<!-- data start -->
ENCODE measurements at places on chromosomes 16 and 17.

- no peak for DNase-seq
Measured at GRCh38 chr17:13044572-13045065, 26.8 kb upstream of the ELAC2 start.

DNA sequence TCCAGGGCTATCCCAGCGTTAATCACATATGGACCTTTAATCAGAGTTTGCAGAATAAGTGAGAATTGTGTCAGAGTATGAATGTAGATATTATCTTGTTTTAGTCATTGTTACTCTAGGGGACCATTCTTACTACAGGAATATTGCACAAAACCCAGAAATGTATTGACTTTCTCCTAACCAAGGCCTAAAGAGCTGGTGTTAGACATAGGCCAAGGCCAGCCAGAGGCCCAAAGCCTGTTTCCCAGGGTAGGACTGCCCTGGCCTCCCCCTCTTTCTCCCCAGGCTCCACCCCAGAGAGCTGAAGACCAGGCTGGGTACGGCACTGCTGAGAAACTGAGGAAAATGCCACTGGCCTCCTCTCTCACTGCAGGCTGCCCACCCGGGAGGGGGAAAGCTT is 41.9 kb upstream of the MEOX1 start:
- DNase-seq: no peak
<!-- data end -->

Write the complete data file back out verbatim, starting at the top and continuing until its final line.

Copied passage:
ENCODE measurements at places on chromosomes 16 and 17.

- no peak for DNase-seq
Measured at GRCh38 chr17:13044572-13045065, 26.8 kb upstream of the ELAC2 start.

DNA sequence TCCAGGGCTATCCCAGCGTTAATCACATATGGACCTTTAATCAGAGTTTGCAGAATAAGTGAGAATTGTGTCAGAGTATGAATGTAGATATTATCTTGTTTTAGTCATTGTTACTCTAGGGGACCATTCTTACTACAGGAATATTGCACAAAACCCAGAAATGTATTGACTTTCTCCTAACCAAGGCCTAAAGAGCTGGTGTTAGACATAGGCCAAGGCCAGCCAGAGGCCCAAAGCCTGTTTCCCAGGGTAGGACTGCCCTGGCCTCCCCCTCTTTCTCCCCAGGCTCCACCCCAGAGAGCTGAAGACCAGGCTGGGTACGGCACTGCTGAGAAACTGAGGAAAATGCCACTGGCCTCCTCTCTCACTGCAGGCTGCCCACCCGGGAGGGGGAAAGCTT is 41.9 kb upstream of the MEOX1 start:
- DNase-seq: no peak